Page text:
Adolescent Bariatric Surgery- Safety and Efficacy Allison Leung MD

Adolescent Bariatric Surgery- Safety and Efficacy
Allison Leung MD (UNC Med/Peds Resident, PGY 4) reviewing Lennerz BS, et al. Bariatric surgery in
adolescents and young adults--safety and effectiveness in a cohort of 345 patients. International Journal
of Obesity (London) Sep 2013
Although bariatric surgery has been shown to be effective for adults, evidence is still lacking for safety
and long term efficacy for adolescents. In adult studies bariatric surgery may be the most effective
treatment available for obesity and obesity related illnesses. Furthermore, complications tend to be rare.
However, there are limited studies in adolescents. To address this issue investigator did a prospective,
multicenter observational study in Germany. They had 345 participants age 8-21 entered into an online
registry. The primary endpoint is reduction in BMI and obesity related comorbidity after bariatric surgery
(including gastric bypass, sleeve gastrectomy, and gastric banding).
The majority of participants were over the age of 18 (85%). Participant were followed for up to over 30
months. However, only data was available for 48% at follow up and only 10% of participants followed up
more than once. With the data available, investigators concluded there was a significant BMI reduction.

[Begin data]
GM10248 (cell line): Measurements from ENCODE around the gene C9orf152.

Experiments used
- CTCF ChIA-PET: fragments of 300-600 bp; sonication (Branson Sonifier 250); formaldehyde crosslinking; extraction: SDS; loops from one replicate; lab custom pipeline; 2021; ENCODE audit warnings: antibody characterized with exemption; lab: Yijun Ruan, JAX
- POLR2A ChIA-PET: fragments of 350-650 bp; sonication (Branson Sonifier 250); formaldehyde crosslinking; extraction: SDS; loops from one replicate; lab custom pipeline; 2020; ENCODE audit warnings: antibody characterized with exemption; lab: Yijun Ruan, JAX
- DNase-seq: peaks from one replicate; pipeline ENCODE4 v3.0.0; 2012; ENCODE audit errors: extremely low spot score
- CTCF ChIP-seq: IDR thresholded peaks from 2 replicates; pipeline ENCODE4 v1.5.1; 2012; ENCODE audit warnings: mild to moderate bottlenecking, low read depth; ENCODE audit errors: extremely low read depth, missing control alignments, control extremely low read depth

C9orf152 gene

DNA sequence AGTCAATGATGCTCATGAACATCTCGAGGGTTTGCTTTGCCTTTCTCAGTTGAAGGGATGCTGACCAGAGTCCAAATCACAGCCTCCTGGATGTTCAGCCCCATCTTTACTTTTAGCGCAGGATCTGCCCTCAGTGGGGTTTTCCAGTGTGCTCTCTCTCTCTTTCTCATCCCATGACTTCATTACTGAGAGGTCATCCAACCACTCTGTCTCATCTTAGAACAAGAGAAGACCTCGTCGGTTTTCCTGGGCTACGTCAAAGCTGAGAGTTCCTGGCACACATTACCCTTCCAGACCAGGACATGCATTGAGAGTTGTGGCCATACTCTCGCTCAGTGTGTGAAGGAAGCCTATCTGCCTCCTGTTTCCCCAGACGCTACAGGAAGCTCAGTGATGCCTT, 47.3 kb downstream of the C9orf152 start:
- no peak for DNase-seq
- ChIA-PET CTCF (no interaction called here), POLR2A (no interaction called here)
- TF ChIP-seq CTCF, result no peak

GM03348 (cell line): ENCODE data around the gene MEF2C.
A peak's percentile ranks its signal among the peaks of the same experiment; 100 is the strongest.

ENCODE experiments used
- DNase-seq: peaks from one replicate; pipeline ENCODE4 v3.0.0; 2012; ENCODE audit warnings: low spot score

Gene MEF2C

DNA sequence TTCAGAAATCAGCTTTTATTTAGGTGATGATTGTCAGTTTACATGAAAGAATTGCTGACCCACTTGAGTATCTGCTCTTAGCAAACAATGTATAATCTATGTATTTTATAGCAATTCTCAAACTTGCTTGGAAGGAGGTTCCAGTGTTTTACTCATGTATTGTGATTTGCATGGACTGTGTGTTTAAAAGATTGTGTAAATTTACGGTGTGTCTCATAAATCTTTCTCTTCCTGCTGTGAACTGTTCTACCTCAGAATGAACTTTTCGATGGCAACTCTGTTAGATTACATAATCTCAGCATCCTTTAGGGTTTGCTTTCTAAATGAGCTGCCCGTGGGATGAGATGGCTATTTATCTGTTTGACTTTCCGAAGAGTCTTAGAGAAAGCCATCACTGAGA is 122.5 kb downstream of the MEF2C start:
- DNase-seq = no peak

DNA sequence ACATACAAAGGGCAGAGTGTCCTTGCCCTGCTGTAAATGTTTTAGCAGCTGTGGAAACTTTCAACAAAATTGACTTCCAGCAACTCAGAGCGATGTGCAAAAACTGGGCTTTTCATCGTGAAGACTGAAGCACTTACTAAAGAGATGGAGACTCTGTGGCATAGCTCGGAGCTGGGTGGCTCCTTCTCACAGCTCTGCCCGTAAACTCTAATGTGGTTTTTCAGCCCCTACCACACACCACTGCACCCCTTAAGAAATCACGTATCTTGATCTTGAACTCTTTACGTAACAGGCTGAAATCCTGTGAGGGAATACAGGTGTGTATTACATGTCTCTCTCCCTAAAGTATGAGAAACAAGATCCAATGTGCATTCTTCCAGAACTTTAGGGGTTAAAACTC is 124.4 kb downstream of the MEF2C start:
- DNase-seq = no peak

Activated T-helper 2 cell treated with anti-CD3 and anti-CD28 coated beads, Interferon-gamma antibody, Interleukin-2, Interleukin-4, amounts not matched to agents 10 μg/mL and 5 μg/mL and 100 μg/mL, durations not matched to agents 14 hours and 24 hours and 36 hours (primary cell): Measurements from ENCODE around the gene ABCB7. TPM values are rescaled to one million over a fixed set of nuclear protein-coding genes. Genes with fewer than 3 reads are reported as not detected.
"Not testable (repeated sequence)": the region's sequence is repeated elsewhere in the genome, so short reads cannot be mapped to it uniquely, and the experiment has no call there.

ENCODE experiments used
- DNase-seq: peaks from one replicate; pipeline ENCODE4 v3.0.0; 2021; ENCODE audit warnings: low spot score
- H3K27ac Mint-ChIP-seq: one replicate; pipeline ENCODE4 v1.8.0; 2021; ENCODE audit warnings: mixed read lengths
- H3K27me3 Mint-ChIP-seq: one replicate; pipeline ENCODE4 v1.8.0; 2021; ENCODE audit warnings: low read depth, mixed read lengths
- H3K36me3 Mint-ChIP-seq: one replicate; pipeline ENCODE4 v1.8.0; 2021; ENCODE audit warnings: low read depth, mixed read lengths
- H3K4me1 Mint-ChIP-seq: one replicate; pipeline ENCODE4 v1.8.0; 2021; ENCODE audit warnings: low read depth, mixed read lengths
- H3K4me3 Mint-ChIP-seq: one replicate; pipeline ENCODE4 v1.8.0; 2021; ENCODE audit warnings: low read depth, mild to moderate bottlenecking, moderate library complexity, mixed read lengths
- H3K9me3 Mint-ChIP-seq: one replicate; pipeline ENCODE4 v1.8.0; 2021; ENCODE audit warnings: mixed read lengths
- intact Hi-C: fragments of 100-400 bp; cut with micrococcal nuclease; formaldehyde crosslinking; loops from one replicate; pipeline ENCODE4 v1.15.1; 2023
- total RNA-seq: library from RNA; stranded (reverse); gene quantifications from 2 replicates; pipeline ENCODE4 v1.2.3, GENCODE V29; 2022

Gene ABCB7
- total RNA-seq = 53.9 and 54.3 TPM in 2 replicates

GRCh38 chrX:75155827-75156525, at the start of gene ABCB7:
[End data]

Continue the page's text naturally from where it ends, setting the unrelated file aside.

BMI decrease by mean of 12.7 ± 8.2 (CI of -14 to -11.5 and P <.001). The BMI reduction seems sustained
after 2 years. Of the obesity related illnesses, only hypertension was significantly reduced. Hypertension
rate decreased from 32.9% of the participations to 16.8% after surgery. There was no morality but postoperative complications were as high as 9.1% in sleeve gastrectomy including sepsis and abdominal
Clinical Bottom Line: Although the study concludes that bariatric surgery is effective with low, short term
complications; the study design has significant limitations. It is difficult to conclude efficacy without
comparing to the standard of care lifestyle modification. Furthermore, significant amount of patients were
lost to follow-up. Although complication rate were low and short term, the study did not address
psychological impact of surgery which may be significant for adolescents compared to adults. The study
does demonstrate reduction in BMI but lacks sufficient evidence that is better than lifestyle modifications
ad long term safety in adolescents.